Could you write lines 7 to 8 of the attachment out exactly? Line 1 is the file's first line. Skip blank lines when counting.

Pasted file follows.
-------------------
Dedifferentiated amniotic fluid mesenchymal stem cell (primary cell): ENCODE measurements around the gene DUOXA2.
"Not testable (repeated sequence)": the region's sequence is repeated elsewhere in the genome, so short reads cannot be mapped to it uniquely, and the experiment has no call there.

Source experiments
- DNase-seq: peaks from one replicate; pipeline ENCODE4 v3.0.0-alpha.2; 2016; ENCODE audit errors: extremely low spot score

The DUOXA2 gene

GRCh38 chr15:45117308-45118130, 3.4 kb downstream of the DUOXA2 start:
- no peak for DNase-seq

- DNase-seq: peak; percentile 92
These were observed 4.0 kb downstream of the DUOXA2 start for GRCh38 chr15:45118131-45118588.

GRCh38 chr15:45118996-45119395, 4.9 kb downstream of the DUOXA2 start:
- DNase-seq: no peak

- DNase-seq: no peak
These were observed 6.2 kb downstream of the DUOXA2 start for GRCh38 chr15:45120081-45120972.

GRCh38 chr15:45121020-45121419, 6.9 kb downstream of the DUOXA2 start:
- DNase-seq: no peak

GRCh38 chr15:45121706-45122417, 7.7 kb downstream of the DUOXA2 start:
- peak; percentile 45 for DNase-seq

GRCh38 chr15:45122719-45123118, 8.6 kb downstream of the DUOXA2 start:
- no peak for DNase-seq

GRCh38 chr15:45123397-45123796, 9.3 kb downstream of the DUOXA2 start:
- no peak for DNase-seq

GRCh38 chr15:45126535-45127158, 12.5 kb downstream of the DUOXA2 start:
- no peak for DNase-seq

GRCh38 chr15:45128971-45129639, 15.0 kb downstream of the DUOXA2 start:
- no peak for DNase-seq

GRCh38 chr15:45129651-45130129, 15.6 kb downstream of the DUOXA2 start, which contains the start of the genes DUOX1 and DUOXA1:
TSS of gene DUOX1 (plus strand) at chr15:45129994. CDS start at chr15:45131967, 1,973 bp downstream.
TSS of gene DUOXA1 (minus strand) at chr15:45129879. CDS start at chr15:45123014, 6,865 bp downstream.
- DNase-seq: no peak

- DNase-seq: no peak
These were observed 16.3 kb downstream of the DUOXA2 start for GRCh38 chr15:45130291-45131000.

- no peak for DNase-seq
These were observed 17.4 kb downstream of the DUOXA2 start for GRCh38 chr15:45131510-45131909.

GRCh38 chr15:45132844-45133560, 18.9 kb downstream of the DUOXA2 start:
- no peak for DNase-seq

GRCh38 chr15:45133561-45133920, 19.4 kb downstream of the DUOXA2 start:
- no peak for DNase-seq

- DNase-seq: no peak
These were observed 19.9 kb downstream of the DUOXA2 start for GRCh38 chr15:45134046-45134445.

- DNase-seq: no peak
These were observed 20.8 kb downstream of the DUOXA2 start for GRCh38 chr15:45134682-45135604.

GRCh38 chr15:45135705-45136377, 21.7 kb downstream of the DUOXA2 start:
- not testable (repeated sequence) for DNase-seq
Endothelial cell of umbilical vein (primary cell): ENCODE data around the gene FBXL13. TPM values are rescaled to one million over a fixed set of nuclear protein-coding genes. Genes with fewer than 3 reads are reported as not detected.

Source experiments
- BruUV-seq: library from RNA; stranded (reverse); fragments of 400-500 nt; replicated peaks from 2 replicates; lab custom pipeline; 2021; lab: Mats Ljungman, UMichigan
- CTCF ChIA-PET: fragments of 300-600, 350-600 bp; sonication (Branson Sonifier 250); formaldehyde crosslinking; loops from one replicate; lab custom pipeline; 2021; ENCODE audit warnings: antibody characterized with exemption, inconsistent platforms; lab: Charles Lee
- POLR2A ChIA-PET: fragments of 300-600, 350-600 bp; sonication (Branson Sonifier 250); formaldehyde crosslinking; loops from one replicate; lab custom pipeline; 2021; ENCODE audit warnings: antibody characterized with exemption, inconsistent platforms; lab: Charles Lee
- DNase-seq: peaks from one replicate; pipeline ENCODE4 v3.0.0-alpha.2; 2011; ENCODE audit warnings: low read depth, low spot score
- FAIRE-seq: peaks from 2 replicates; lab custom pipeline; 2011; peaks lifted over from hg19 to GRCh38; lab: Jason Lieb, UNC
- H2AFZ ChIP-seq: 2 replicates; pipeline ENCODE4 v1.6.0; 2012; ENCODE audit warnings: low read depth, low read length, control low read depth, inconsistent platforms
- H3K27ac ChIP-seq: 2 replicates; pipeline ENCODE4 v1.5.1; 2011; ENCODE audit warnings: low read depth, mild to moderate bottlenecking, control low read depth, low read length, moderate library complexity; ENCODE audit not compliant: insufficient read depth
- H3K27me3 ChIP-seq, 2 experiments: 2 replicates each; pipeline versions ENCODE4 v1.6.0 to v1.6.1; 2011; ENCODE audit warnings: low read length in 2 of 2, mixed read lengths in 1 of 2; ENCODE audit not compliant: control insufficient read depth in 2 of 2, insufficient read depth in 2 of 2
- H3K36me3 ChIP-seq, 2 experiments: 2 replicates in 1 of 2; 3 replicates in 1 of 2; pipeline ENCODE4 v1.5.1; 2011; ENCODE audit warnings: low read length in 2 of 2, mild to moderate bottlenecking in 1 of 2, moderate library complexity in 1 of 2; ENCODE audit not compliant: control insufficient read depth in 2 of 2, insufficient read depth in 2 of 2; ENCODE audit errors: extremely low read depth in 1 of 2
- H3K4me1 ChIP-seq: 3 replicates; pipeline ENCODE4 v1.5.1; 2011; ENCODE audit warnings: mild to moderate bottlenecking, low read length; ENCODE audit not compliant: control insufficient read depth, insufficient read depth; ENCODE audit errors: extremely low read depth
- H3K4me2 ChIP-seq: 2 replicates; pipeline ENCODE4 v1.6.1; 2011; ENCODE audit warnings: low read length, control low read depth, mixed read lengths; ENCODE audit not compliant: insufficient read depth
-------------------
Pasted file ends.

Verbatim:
- no peak for DNase-seq

- DNase-seq: peak; percentile 92